I have been using deep sedation or MAC anesthesia for tummy tuck surgery for 15 years. I purchased a general anesthesia ventilator during my first year in practice because I thought I might need it for tummy tuck surgery, but ended up giving it to a medical team in Africa several years ago because I never used it. The reason I never used it was because I was able to develop a technique for muscle tightening in which the sutures could be placed during a patients natural exhalation with deep sedation that did not compromise how tightly the muscles could be approximated. This technique allows for very effective muscle tightening without unnecessary tension on any individual suture and it does not result in unnecessary post operative discomfort. My patients, almost across the board, report that their post operative discomfort is less than expected even without the need for long acting local anesthetics such as Exparel. And I can report that in my 9 years of private practice doing more than 50 tummy tucks per year, I have never had an airway compromise during a tummy tuck surgery. The above statements simply are not true for all surgeons and certainly do not apply to my practice.

Why could deep sedation be preferable?

There are many surgeons that perform tummy tucks using general anesthesia and many that use deep sedation. I would argue that the type of anesthesia does not affect the end result of the surgery in any measurable way. Many surgeons that use general anesthesia have before and after photos with great results and surgeons that use deep sedation do as well. So why would deep sedation be preferable if the end result is likely the same?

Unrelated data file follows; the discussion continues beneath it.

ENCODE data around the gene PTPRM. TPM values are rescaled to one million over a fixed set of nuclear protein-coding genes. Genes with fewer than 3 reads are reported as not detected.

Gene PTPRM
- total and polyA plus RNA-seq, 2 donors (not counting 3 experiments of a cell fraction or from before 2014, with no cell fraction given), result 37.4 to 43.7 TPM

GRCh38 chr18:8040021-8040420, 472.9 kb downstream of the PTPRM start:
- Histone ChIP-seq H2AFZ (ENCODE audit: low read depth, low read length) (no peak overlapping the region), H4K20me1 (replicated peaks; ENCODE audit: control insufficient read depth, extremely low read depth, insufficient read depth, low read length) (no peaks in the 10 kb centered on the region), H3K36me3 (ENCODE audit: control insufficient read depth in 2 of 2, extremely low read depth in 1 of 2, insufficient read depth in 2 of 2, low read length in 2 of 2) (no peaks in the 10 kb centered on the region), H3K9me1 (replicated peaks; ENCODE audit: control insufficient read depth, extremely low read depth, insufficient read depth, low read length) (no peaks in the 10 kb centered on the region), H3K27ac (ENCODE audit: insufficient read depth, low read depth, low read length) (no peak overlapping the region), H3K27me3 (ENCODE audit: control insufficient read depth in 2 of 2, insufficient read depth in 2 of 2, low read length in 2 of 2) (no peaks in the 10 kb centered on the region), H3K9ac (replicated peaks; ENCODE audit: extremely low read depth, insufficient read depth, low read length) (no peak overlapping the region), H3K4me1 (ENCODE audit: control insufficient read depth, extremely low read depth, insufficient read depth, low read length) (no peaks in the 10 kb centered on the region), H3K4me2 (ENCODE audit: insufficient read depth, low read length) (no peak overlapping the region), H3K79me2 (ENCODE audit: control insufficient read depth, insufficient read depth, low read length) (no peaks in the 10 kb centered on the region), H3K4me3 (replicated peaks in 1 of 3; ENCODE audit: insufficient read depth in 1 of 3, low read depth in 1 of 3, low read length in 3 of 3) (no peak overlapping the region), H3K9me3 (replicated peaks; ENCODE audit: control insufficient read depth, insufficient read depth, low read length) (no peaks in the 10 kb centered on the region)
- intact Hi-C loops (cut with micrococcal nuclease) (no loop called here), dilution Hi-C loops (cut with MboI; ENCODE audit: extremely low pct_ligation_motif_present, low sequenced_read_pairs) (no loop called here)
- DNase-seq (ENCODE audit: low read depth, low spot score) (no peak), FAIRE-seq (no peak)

1. If an endotracheal tube is not placed, the risk for sore throats is minimized or eliminated.
  2. If a laryngoscope is not used, the chances of a chipped tooth or injury to the mouth is eliminated.
  3. The risk of post operative nausea and vomiting has been shown to be significantly less with propofol than with general anesthetic medications including nitrous oxide.
  4. The speed of recovery from anesthesia is significantly faster with deep sedation anesthesia than with general anesthesia.
  5. The risk of blood clots (DVTs) and pulmonary compromise (PE) and death has been shown to be lower with spinal and epidural anesthesia when compared with general anesthesia. Deep sedation anesthesia is also thought to have this lower risk when compared with general anesthesia.

For these reasons, I have exclusively used deep sedation anesthesia for my tummy tuck patients. I strongly feel that I am doing so because it is the safest and most patient friendly method of anesthesia for tummy tuck surgery when given by skilled anesthesia providers.